(e) Agricultural Inputs
(f) Household Goods
(g) Education
(h) Information and Communication Technologies
(i) Water
(j) Housing

6. CHALLENGES - What insights can be gained about why things go right or wrong?
For each of the above areas, understanding how things are right now, what are the challenges, and how can they be improved.

7. OPPORTUNITIES - What ideas can be generated to take advantage of these insights?
For each of the above areas, the solutions that have worked and how they can be adapted to the rural Indian scenario.

8. STRATEGIES - What position should the project take on the issues?
Based on the themes, what are the main components of the solution:
(a) Involve the rural community in the design process
(b) Create a solution that is customizable to different needs
(c) Women - teach them to start and maintain the solution
(d) Use emerging technologies as a facilitator for local manufacturing
(e) Opportunities for empowerment instead of dependence to create a sustainable solution

9. FEATURES - What functions make the solution work?
What are the different features for each of the strategies above?

10. SOLUTIONS - What functions are related to create potential solutions?
Based on the strategies, refine the different opportunities to create comprehensive solutions.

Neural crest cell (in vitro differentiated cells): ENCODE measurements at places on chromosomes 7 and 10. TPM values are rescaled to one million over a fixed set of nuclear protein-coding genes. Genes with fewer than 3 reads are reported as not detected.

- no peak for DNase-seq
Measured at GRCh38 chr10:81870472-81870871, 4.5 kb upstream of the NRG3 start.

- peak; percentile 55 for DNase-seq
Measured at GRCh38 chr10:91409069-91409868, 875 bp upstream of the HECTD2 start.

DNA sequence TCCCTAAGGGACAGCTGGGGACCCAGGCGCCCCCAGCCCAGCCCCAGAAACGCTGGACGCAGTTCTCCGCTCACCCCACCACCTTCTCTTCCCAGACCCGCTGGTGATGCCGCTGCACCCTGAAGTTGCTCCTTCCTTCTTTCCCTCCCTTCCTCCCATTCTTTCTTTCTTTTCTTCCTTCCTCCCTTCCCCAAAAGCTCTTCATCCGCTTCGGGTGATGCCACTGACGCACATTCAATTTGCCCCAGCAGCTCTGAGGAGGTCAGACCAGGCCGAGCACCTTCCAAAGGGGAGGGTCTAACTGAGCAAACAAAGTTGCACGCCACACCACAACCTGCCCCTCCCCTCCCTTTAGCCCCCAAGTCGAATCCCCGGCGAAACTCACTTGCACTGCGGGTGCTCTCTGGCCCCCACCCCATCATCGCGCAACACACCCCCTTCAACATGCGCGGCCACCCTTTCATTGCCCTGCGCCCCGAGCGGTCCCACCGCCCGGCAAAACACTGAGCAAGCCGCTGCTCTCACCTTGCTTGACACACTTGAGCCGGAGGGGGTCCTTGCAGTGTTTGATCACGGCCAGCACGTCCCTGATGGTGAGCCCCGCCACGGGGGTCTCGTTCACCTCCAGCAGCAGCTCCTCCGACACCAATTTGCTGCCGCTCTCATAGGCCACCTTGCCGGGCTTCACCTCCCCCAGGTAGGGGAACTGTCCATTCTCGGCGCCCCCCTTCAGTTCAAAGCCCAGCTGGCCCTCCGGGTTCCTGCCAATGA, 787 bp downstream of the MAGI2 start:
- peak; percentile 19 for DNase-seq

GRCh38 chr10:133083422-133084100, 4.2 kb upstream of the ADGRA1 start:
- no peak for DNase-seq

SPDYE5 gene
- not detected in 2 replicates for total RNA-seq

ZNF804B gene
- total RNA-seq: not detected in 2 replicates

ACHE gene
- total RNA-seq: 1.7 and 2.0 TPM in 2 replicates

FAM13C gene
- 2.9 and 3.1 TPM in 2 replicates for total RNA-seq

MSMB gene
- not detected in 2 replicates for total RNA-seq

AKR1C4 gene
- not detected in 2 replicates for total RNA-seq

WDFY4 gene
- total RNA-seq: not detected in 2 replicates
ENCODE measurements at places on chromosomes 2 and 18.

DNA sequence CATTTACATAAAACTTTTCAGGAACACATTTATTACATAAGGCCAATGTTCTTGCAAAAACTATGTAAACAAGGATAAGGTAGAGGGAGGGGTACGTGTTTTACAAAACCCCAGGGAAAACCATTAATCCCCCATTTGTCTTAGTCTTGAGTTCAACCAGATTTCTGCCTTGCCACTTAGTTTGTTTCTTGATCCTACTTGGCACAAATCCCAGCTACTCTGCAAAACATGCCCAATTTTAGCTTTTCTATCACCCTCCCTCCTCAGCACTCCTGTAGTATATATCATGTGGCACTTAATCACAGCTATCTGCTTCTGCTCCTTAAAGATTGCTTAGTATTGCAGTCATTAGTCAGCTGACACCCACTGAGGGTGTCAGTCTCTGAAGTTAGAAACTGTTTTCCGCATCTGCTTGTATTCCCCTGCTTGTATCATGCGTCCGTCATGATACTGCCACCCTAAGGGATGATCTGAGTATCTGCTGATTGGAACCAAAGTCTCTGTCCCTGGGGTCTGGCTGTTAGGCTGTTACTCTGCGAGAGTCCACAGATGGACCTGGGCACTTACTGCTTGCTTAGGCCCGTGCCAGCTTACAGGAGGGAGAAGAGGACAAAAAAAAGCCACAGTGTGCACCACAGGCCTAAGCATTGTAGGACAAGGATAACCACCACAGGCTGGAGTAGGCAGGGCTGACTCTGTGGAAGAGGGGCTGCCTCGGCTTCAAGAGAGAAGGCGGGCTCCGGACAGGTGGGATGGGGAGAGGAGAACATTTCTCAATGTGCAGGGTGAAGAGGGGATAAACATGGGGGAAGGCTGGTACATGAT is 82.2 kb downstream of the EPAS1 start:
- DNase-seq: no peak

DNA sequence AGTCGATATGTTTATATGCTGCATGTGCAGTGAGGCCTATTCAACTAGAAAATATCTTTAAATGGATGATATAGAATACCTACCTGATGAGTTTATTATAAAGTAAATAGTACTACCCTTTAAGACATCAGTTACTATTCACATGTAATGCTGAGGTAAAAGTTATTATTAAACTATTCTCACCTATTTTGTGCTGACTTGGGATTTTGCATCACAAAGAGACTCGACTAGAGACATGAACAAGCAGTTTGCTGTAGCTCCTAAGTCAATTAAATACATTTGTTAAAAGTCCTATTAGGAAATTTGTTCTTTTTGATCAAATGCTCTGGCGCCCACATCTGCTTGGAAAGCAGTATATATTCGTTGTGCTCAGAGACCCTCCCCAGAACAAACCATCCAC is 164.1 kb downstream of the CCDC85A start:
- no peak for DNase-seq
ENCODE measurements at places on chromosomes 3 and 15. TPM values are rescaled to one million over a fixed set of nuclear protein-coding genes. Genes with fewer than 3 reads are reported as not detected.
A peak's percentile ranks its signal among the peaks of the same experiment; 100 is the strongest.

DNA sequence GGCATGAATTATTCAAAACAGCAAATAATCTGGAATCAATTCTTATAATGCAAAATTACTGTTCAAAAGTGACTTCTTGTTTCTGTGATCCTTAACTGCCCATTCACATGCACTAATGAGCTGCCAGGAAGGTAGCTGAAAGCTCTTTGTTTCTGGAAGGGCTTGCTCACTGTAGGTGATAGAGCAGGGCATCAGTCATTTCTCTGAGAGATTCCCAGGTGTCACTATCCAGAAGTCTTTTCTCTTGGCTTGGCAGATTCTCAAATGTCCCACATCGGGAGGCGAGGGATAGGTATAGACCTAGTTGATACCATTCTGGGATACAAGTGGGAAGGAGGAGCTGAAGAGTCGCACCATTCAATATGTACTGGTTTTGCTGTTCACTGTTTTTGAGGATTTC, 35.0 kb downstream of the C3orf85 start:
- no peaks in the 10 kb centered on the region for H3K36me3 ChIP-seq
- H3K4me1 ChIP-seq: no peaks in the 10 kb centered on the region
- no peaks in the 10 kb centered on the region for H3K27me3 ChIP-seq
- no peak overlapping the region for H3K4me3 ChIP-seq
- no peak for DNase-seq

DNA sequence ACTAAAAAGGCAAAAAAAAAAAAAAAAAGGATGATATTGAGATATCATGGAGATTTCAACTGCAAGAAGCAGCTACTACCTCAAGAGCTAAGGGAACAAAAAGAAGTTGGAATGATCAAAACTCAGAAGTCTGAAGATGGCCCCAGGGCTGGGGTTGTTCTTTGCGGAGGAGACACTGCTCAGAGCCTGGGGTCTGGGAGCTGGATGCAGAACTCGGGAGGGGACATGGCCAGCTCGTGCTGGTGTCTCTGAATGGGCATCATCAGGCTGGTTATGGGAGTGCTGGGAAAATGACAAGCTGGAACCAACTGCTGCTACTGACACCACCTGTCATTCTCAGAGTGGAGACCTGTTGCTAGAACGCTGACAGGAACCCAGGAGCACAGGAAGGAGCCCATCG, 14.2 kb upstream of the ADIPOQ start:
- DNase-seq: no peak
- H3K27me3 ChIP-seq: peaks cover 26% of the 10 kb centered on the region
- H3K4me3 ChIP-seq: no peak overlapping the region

11. SYSTEM - What functions should we look at together to create a more systemic solution?
How many of these solutions can be paired together to create a valuable ecosystem?

Present atleast three potential options for a final project!

Tuesday, March 3, 2009

Featured on KCET

Thursday, January 22, 2009

Eikon - digital camera for the illiterate


Eikon Flowboard - a digital camera for the illiterate

Eikon Flowboard

Day in the Life of a Rural Indian Woman

Day in the Life of a Rural Indian Woman

"Samarth" - Empowering Women through Increased Mobility

"Samarth" - Empowering Women through Increased Mobility

Lifecycle Analysis of a Bicycle

Lifecycle Analysis of a Bicycle

"Samarth" goes into the Gallery

Samarth goes to the gallery

Design's Potential Role in Transforming Public Services in Rural India

Transforming Rural India

Design's Potential Role in Transforming Public Services in Rural India

Transforming Rural India